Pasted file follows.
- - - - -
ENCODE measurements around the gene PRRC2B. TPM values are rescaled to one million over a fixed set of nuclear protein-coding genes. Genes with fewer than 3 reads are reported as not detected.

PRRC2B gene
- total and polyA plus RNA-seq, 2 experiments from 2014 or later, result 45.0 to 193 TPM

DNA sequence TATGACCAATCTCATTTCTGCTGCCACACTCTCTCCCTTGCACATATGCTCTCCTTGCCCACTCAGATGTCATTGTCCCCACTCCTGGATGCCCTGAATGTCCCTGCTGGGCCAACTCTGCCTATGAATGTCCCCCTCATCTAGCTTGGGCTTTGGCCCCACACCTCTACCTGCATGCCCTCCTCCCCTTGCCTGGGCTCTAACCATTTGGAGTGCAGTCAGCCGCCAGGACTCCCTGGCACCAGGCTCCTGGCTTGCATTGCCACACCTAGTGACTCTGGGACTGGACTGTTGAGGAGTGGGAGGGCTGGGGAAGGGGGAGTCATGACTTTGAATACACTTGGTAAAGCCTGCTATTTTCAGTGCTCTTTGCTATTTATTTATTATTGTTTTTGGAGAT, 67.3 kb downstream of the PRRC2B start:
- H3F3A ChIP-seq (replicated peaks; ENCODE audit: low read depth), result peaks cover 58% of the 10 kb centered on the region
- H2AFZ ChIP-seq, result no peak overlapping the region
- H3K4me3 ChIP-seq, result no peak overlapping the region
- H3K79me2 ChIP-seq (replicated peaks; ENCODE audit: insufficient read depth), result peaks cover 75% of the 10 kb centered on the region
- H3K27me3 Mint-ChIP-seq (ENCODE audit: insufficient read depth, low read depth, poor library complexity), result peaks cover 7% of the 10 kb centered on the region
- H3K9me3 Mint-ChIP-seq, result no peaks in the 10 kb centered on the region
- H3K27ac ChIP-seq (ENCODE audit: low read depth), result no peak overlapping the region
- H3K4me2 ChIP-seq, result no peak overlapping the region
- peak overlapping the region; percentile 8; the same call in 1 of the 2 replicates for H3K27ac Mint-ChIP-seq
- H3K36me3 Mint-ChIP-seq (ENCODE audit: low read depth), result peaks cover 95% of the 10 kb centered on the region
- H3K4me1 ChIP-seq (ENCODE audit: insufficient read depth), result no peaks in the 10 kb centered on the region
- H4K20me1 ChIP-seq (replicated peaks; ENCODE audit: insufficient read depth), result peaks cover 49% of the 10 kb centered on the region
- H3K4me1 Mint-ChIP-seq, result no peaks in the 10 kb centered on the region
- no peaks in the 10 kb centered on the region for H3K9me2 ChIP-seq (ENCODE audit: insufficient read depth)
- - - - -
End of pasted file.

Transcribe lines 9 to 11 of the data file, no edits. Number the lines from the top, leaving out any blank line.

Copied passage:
- H3K27me3 Mint-ChIP-seq (ENCODE audit: insufficient read depth, low read depth, poor library complexity), result peaks cover 7% of the 10 kb centered on the region
- H3K9me3 Mint-ChIP-seq, result no peaks in the 10 kb centered on the region
- H3K27ac ChIP-seq (ENCODE audit: low read depth), result no peak overlapping the region